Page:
Support services and resources


Targeted resources are provided to schools to assist them so that they can address the diverse learning needs of their students. Additional targeted resources are provided either directly to schools or to regions. The department provides resourcing directly to schools to allow greater flexibility, and to enable schools to explore innovative ways to tailor programs to maximise students' potential. These resources are, in addition to the classroom teachers and general teacher aide time, already allocated to schools. Schools are also able to request access to a range of specialist services. Resources are also provided directly to regions.

The department supports school autonomy and believes that decisions about the needs of students are best placed at the school level, by professionals who know their students. Direct to school resourcing is delivered through a number of models:

Targeted funding is not allocated directly to students. Schools are allocated the resources, with principals responsible for supporting the educational programs of all students with disability in their school.

Other funding to assist students with disability includes Investing for Success (I4S).

Targeted intervention and other support services

Regions and schools provide a continuum of support and services for students with disability and learning difficulties. This may include:

Students who meet EAP criteria may also have access to:

In addition, schools have access to regional inclusion coaches, autism coaches, mental health coaches, principal advisors' student protection and advisory visiting teachers specialising in hearing, physical or vision impairment. Regions may also provide other support services to meet local context. For more information about specific student support services available, contact your local regional office.

Autism Hub and Reading Centre

The Autism Hub and Reading Centre work with, and support school leaders, teachers and parents to improve the engagement and educational achievement of students with autism, as well as to inspire, encourage and teach young Queenslanders to read.

Special schools

Special schools provide highly specialised and individualised programs to cater for students with intellectual disability and/or multiple disability, including an intellectual disability. For enrolment in special schools refer to:

Early childhood development programs and services

Early childhood development programs and services provide specialised education support to children prior to Prep.


Support services to non-state schools

The department is committed to ensuring all Queensland students with disability can access and participate fully in high-quality education.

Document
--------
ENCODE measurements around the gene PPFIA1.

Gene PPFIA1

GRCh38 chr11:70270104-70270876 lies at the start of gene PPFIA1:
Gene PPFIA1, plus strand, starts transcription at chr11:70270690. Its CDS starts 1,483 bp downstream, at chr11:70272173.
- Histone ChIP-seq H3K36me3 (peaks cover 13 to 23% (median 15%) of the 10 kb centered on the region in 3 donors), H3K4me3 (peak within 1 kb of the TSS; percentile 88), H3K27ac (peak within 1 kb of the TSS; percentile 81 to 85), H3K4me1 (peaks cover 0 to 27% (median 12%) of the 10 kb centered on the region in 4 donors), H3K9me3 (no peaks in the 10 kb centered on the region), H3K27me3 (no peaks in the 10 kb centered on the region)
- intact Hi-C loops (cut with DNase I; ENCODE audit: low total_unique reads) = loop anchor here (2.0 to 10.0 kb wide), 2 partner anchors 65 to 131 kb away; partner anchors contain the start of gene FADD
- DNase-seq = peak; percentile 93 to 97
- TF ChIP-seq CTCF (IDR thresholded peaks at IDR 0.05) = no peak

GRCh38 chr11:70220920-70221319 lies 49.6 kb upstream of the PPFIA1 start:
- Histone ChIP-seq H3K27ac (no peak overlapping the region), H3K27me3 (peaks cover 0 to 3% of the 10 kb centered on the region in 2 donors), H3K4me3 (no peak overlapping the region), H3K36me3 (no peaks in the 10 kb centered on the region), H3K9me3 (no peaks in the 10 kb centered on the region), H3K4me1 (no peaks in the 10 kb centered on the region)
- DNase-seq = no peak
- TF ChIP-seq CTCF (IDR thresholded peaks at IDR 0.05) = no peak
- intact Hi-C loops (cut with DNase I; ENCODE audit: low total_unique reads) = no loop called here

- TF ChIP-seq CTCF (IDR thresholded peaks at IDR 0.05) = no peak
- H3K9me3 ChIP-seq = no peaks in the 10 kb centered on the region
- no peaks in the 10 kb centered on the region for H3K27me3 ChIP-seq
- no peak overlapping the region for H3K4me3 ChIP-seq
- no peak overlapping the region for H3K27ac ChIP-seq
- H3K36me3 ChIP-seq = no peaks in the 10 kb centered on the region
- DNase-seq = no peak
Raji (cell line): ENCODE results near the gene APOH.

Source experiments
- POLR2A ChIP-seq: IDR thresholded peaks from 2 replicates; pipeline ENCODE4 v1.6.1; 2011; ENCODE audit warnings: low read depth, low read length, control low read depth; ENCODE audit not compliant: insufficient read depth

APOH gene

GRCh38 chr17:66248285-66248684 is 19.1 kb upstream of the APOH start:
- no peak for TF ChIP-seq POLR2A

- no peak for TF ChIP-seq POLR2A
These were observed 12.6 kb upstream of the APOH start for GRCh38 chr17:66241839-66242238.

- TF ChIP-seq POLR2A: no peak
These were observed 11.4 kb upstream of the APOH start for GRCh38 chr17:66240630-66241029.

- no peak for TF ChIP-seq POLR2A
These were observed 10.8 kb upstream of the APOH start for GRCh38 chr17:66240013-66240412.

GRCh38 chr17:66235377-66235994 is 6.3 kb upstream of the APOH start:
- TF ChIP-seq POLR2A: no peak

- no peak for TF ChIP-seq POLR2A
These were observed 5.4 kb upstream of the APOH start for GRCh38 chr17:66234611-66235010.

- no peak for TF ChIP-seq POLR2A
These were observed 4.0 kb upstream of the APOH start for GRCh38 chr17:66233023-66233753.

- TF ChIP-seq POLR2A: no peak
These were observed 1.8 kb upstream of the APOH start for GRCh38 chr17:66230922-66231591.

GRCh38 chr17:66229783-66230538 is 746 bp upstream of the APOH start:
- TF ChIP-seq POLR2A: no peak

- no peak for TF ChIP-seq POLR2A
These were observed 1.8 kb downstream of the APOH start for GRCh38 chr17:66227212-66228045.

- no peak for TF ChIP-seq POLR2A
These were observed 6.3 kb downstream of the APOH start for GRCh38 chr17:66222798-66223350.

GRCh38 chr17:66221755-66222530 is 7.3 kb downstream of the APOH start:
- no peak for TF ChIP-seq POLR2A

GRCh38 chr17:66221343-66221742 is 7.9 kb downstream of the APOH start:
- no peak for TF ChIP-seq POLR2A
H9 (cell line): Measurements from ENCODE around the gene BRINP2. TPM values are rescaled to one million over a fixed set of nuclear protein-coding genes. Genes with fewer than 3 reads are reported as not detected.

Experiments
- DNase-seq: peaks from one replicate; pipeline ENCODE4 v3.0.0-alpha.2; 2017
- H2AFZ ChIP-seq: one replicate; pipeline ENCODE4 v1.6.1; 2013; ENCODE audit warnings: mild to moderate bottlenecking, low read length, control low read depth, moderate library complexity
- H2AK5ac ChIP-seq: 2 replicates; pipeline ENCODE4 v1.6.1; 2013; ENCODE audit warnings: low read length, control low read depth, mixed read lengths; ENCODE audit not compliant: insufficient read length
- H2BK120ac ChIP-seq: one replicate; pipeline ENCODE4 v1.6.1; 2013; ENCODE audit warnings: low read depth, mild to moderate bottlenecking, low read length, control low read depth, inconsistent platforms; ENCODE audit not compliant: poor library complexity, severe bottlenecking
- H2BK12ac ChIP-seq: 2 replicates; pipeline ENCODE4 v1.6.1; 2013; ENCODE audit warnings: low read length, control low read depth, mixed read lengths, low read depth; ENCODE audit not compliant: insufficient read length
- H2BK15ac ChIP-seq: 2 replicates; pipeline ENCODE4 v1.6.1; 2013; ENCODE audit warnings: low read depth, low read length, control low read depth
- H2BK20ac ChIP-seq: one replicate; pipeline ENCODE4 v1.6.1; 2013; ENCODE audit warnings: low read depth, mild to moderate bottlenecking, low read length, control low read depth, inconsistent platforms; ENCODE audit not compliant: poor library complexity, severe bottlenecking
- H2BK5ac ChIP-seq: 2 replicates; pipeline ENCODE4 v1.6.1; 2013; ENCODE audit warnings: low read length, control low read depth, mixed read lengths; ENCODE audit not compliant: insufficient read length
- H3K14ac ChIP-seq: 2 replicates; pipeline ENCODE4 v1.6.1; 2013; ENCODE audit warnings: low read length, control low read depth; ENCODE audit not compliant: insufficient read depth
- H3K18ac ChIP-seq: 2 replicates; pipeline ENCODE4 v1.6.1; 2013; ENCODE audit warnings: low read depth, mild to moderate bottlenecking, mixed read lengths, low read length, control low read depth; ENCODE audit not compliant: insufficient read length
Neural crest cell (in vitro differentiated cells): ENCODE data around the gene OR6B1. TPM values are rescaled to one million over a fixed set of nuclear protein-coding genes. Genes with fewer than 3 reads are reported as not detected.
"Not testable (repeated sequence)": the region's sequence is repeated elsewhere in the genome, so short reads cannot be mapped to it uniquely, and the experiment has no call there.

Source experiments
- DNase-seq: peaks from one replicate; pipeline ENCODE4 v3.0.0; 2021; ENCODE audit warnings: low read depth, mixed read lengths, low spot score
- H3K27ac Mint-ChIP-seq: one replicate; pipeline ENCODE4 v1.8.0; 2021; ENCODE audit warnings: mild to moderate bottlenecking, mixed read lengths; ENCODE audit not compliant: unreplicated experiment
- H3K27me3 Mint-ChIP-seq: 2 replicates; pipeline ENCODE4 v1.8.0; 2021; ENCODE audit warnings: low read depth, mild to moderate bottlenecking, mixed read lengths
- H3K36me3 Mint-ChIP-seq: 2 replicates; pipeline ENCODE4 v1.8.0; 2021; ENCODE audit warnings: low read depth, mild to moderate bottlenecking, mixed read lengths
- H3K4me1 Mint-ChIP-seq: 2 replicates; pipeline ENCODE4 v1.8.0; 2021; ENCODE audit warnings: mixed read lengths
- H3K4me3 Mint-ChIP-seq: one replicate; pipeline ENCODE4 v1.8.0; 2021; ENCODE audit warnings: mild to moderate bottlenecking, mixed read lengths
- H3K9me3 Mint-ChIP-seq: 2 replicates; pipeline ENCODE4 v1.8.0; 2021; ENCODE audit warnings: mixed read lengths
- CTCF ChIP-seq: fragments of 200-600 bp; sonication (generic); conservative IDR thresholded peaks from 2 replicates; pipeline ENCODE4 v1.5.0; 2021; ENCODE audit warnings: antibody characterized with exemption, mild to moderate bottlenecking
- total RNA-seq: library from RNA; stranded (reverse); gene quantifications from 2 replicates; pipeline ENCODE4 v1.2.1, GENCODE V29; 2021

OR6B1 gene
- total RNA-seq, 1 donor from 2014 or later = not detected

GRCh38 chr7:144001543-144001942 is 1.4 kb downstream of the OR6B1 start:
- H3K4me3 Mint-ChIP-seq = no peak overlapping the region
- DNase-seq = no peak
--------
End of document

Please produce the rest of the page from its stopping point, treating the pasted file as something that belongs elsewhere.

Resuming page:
The department, Independent Schools Queensland (ISQ) and the Queensland Catholic Education Commission (QCEC) have an agreement to establish a voluntary cooperative and/or collaborative effort concerning activities related to students with disability for the mutual benefit of all sectors.

This agreement is outlined in the Memorandum of Agreement—Special Education Services and Dual Enrolment 2020–2022 (MOA) which provides a number of support services and resources by departmental staff to support non-state schools.

The Handbook—Memorandum of Agreement—Special Education Services and Dual Enrolment 2020–2022 (DOCX, 504KB) outlines:

  • the purpose of the MOA, including definitions, nature and scope, roles and other considerations as part of the MOA
  • the processes and actions associated with implementing the activities and reporting requirements for each of the schedules.

The forms and support materials are also provided below for each of the services outlined in the schedules:


 Deadly Kids Deadly Futures

Deadly Kids Deadly Futures (PDF, 5.2MB) is a 10-year framework which outlines the commitment of the Queensland Government, the Aboriginal and Torres Strait Islander community controlled health sector and other government and non-government service partners to prevent and manage the impacts of middle ear disease for Aboriginal and Torres Strait Islander children and young people across the health, early childhood and education sectors.

The second Deadly Kids, Deadly Futures 2018–2019 Action Plan (PDF, 579KB) outlines practical initiatives that government and non-government service providers will undertake to support Aboriginal and Torres Strait Islander students across Queensland to have healthy ears and to listen, learn and reach their full potential.

The focus within the department is on building educators' knowledge and understanding of ear and hearing health and implementing best practice strategies for children who have middle ear disease and associated hearing loss.

The hearing screening guidelines for schools (DOCX, 1.5MB) provides best-practice information on the provision of hearing screening for Aboriginal and Torres Strait Islander students.
Last updated 23 November 2020